NEWS
by DON AINES | November 2, 2005
CHAMBERSBURG, Pa. - George Pentz emerged from political retirement in September and will be going right back to it Nov. 14. Pentz, who served on the Chambersburg Borough Council from 1985 to 1995, was appointed Sept. 19 to fill the vacancy created when former Fourth Ward Councilman John Redding, the Republican mayoral candidate in the Tuesday, Nov. 8, general election, moved to another part of the borough. The borough code requires vacancies be filled within 30 days, but the council was left with a dilemma because the seat is also up for election.
NEWS
By WANDA WILLIAMS | March 27, 2005
WASHINGTON COUNTY Editor's note: The Washington County Commission for Women is trying to document the county's women who were pioneers in their career fields. In honor of Women's History Month, The Herald-Mail is presenting, each Sunday in March, a sample of women who the commission is considering as "firsts" for a book. This is the last in a four-part series. In the sixth grade, Linda Irvin-Craig appeared before the Washington County Commissioners to advocate for the closure of a small two-room school building she was attending in Big Pool.
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NEWS
September 8, 2013
Vice President Biden to talk about TIGER 2013 grant Vice President Joe Biden will join Gov. Martin O'Malley Monday at the Port of Baltimore to talk about a $10 million Transportation Investment Generating Economic Recovery, or TIGER, grant to the port, according to a news release from the White House Press Office. The TIGER 2013 discretionary grant is given out by the U.S. Department of Transportation. “The vice president will highlight a $10 million TIGER grant to the Port of Baltimore that will help improve the port's productivity by widening a channel into the port while increasing the port's cargo storage capacity and avoiding the need for costly repairs,” according to the news release.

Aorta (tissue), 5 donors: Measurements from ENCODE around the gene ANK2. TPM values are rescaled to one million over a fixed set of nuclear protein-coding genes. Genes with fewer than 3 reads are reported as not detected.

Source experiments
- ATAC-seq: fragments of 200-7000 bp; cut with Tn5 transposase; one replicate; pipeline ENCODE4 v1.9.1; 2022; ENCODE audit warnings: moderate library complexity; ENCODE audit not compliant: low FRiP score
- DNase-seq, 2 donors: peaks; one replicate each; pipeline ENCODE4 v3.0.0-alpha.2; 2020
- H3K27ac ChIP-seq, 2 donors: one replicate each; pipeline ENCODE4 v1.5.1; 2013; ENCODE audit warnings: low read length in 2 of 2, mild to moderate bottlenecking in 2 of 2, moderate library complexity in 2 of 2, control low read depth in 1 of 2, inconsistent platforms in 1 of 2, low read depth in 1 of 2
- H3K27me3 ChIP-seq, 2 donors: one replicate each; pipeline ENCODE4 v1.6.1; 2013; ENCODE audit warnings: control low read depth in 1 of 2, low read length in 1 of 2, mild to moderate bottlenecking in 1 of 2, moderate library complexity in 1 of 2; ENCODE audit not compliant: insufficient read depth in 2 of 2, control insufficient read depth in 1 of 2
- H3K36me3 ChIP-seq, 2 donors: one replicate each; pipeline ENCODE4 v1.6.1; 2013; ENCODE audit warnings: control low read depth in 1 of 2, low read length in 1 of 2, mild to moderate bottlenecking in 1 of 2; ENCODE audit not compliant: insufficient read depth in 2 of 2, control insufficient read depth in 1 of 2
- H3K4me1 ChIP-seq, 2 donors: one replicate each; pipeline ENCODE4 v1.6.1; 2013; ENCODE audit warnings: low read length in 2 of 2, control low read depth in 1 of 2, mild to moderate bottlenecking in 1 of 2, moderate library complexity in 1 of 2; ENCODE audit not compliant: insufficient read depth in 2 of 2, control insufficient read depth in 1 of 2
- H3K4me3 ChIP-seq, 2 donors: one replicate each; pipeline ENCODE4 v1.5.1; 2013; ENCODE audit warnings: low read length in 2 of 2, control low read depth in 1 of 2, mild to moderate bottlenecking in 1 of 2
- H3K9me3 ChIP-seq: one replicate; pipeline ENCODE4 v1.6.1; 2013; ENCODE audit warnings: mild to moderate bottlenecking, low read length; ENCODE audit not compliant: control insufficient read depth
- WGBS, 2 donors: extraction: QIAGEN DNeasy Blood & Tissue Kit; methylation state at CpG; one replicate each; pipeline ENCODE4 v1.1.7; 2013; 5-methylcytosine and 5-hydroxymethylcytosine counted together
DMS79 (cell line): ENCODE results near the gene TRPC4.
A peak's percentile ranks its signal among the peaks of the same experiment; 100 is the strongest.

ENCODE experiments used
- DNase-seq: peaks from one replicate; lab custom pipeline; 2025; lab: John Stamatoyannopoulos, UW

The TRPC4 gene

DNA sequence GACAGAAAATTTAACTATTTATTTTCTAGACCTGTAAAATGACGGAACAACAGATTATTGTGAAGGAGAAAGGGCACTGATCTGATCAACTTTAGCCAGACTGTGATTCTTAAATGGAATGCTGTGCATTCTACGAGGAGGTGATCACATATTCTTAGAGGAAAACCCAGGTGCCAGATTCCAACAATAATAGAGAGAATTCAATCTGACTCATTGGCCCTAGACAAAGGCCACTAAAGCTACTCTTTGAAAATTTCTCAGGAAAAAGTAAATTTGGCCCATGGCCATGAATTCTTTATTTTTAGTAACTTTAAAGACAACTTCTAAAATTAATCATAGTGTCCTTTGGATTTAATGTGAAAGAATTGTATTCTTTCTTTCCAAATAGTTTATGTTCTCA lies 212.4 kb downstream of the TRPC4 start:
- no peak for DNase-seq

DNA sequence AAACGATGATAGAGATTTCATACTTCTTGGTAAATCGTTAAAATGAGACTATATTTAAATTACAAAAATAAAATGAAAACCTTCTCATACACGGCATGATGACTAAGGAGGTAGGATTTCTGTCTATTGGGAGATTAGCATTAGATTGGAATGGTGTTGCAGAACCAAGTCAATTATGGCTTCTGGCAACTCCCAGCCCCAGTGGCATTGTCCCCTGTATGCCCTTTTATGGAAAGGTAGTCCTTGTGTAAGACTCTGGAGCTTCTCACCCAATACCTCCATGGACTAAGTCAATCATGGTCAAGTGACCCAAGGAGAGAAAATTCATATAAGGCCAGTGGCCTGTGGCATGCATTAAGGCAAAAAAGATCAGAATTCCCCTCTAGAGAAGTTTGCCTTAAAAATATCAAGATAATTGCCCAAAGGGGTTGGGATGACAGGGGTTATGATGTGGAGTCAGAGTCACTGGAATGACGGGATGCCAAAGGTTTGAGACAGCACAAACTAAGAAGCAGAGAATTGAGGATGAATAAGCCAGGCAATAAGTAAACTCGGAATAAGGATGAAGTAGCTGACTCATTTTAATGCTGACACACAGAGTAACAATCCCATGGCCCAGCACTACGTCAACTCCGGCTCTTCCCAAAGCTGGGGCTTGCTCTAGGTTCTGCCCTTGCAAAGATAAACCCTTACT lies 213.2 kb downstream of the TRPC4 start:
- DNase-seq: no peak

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OPINION
By LLOYD WATERS | August 25, 2013
Last year's Dargan Days was a huge success, so we thought it a good idea to do the same thing this year. Sunday, Sept. 29, at 1 p.m. has been designated as the date and time for our end-of-summer gathering. All of you Dargan residents, then and now, be sure to bring a covered dish and some stories to share. Anyone else who sneaks in better have a covered dish and a good story as well. There will be no “shine” for purchase. Passports will be examined.  The Dargan gatekeeper won't be there in body this year, but we know she'll be watching from higher ground.
OPINION
August 8, 2013
The irony is obvious, but in 1980 the United States was part of a multinational boycott of the Summer Olympics in Moscow - the reason for the boycott being the Soviets' invasion of Afghanistan. The only tangible effect of this boycott was a counter-boycott by the Soviets of the 1984 Summer Games in Los Angeles, because we stood accused of perpetuating “anti-Soviet hysteria.” Today, the Soviets are gone and it's we who are in Afghanistan. But once again there is talk of a boycott, this time over Russia's harboring of whistleblower Edward Snowden.
OPINION
By DAVID HANLIN | August 7, 2013
While traveling recently, I had cause to look through an airport bookstore or two. What impressed me was the number of books on the topic of leadership. Many people aspire to be leaders. While some people are born with certain attributes that help, people are not born leaders. It takes work to actually become a leader. Leaders are made through experience, study and mentoring. In general, those who are leaders want to become better leaders.  Because of my interest in this topic, I recently purchased a book, “Leadership 2.0,” written by Travis Bradberry and Jean Greaves.
OPINION
By TIM ROWLAND | July 21, 2013
He was without a doubt the most interesting man in the world. Antonio Lopez de Santa Anna began his career fighting for the Spanish against Indian uprisings in Mexico, but switched sides in 1821 when it became apparent that, in terms of last mass, Spain had bitten off more than it could police. Committed (as Santa Anna understood the word) now to the cause of liberty, he supported whichever liberator appeared to be winning at the time. Active in numerous coups, he became a national hero when he repulsed one last Spanish invasion at Tampico.